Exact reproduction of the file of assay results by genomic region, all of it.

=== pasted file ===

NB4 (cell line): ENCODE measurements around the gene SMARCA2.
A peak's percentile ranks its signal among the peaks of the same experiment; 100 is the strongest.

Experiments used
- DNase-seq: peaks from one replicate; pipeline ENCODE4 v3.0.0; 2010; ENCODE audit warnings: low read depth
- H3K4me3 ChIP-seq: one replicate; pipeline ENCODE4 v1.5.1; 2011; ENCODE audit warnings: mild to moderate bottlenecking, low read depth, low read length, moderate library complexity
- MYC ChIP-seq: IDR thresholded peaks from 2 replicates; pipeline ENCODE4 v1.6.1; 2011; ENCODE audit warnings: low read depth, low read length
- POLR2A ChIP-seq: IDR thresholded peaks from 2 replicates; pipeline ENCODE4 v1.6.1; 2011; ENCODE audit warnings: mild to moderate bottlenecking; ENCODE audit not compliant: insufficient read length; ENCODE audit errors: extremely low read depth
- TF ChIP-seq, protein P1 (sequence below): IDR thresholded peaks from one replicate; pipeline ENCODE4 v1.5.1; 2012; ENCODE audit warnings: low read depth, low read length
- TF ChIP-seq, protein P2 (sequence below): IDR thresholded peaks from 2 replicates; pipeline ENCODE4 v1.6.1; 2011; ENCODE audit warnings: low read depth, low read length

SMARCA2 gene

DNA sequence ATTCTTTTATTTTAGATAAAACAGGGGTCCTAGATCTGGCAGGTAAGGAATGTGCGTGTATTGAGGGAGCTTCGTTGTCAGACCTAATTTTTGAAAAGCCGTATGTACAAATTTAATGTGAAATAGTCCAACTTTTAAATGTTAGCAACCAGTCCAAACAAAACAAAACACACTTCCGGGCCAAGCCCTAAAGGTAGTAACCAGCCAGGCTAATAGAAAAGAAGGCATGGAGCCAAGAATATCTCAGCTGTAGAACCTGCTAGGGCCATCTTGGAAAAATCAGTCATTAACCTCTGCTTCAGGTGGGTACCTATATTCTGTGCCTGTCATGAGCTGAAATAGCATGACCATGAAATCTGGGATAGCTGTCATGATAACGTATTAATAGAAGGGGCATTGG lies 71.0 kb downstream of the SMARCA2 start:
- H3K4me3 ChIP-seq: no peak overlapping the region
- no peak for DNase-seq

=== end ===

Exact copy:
NB4 (cell line): ENCODE measurements around the gene SMARCA2.
A peak's percentile ranks its signal among the peaks of the same experiment; 100 is the strongest.

Experiments used
- DNase-seq: peaks from one replicate; pipeline ENCODE4 v3.0.0; 2010; ENCODE audit warnings: low read depth
- H3K4me3 ChIP-seq: one replicate; pipeline ENCODE4 v1.5.1; 2011; ENCODE audit warnings: mild to moderate bottlenecking, low read depth, low read length, moderate library complexity
- MYC ChIP-seq: IDR thresholded peaks from 2 replicates; pipeline ENCODE4 v1.6.1; 2011; ENCODE audit warnings: low read depth, low read length
- POLR2A ChIP-seq: IDR thresholded peaks from 2 replicates; pipeline ENCODE4 v1.6.1; 2011; ENCODE audit warnings: mild to moderate bottlenecking; ENCODE audit not compliant: insufficient read length; ENCODE audit errors: extremely low read depth
- TF ChIP-seq, protein P1 (sequence below): IDR thresholded peaks from one replicate; pipeline ENCODE4 v1.5.1; 2012; ENCODE audit warnings: low read depth, low read length
- TF ChIP-seq, protein P2 (sequence below): IDR thresholded peaks from 2 replicates; pipeline ENCODE4 v1.6.1; 2011; ENCODE audit warnings: low read depth, low read length

SMARCA2 gene

DNA sequence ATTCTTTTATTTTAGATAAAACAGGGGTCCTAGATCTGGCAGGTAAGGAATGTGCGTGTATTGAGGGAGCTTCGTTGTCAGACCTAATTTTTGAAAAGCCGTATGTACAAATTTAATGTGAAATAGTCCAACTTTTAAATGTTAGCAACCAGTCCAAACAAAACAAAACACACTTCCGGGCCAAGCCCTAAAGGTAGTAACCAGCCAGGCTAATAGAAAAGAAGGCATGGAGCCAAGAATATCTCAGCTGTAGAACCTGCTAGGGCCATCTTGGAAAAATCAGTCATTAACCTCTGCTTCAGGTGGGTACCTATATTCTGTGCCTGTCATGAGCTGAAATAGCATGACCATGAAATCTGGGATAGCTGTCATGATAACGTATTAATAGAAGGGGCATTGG lies 71.0 kb downstream of the SMARCA2 start:
- H3K4me3 ChIP-seq: no peak overlapping the region
- no peak for DNase-seq